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How Long Should a Nap Be? Docs Share the Dos and Don’ts of a Perfect Nap

You can 'hack' your snooze to maximize the benefits — and it may be as easy as swapping where you sleep

Ugh. After a rough night’s sleep, it’s hard to drag yourself through the next day when you feel like you’re running on empty. A short snooze sounds incredible. But you may be wondering: How long should a nap be to reboot your energy without disrupting your nighttime slumber? Here, sleep experts weigh in on what to do — and what not to do — to maximize the restorative power of an afternoon nap.

The benefits of taking a nap

“Napping is sleep, and sleep is restorative,” says Joseph B. Schellenberg, MD, a sleep medicine specialist with the Lehigh Valley Health Network in Pennsylvania. The idea is that “sleep of any kind is a time when we are allowing our brain and body to restore itself.” Here’s what a short snooze can do:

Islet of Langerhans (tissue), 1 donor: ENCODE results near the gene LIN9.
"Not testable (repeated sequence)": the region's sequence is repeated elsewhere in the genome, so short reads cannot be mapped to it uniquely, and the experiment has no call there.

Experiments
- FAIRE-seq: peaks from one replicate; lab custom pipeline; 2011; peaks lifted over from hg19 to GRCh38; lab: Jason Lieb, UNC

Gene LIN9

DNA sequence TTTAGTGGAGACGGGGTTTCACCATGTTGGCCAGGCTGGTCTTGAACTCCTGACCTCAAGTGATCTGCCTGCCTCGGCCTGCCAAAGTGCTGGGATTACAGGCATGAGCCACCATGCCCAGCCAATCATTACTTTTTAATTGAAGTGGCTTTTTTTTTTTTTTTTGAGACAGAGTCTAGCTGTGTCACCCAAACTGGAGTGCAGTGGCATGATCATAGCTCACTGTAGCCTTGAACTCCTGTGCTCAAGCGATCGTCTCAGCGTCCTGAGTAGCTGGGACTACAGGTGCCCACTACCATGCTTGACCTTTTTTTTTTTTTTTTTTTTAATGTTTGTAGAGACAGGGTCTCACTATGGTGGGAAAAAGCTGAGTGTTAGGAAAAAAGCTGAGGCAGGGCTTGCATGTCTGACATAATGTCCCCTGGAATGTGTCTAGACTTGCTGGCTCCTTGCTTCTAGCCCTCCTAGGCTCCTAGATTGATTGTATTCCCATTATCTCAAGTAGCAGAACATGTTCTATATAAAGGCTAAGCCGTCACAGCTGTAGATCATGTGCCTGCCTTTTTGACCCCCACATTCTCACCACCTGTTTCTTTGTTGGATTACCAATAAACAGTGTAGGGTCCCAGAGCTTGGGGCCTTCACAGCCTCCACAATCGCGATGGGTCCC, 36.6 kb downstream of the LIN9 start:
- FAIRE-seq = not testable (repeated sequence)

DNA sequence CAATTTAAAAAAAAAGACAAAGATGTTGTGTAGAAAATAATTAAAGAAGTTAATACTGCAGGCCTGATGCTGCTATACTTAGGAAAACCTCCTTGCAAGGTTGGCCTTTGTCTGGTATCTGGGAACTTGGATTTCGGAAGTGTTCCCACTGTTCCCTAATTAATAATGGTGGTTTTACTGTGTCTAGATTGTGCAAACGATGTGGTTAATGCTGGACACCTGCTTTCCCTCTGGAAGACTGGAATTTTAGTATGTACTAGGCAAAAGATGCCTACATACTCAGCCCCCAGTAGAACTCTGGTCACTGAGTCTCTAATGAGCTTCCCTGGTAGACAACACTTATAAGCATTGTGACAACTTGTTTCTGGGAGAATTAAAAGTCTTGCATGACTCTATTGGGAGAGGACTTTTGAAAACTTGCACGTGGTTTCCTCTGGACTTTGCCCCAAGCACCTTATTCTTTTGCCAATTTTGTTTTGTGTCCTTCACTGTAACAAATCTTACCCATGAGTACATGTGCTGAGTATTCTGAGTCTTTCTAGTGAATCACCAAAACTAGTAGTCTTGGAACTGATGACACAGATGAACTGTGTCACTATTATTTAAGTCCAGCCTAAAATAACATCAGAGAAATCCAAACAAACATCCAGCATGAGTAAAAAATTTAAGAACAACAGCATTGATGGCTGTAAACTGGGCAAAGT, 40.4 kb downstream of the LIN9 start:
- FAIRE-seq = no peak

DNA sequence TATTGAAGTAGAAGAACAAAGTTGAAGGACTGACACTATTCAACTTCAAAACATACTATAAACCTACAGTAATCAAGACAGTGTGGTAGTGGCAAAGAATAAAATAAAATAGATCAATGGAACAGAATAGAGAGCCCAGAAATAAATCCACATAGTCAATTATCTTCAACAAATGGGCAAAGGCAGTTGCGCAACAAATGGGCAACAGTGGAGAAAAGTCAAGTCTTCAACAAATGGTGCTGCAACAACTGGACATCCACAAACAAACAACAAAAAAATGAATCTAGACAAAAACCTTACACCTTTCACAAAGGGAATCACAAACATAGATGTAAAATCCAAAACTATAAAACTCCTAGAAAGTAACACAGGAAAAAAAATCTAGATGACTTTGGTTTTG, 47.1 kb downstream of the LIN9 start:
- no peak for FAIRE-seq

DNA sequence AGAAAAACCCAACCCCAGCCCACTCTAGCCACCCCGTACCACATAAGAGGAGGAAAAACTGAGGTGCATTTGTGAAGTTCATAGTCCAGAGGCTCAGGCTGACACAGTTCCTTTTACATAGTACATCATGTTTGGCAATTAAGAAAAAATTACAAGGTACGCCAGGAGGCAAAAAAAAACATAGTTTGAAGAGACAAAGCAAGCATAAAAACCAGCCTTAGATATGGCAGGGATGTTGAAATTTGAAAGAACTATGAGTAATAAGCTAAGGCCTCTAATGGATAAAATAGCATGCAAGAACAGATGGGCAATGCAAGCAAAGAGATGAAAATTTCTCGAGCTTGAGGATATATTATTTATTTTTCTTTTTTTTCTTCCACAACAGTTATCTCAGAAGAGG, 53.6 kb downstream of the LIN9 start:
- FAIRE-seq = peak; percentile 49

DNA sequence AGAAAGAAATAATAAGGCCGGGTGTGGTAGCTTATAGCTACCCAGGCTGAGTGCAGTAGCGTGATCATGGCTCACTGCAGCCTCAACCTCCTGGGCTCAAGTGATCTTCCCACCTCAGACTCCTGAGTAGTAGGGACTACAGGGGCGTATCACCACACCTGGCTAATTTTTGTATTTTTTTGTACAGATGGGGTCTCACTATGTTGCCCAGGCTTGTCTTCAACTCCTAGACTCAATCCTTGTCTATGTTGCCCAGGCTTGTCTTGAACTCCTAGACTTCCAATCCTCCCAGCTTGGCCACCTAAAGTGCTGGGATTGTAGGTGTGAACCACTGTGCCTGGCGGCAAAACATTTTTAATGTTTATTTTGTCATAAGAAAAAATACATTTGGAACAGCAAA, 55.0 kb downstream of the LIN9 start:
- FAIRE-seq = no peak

1. It soothes tired muscles

Physically, taking a nap gives your body a break. As Dr. Schellenberg puts it, “any amount of rest and getting off your feet, if you will, is going to allow your muscles to recover.” That can be particularly important if you’re in a job with a lot of physical activity, like a nurse, or if you’re running around after kids or grandkids. “Allowing yourself to ‘put your feet up’ or allowing for a short nap basically removes the stress on the body of that physical activity,” he explains.

2. It banishes brain fog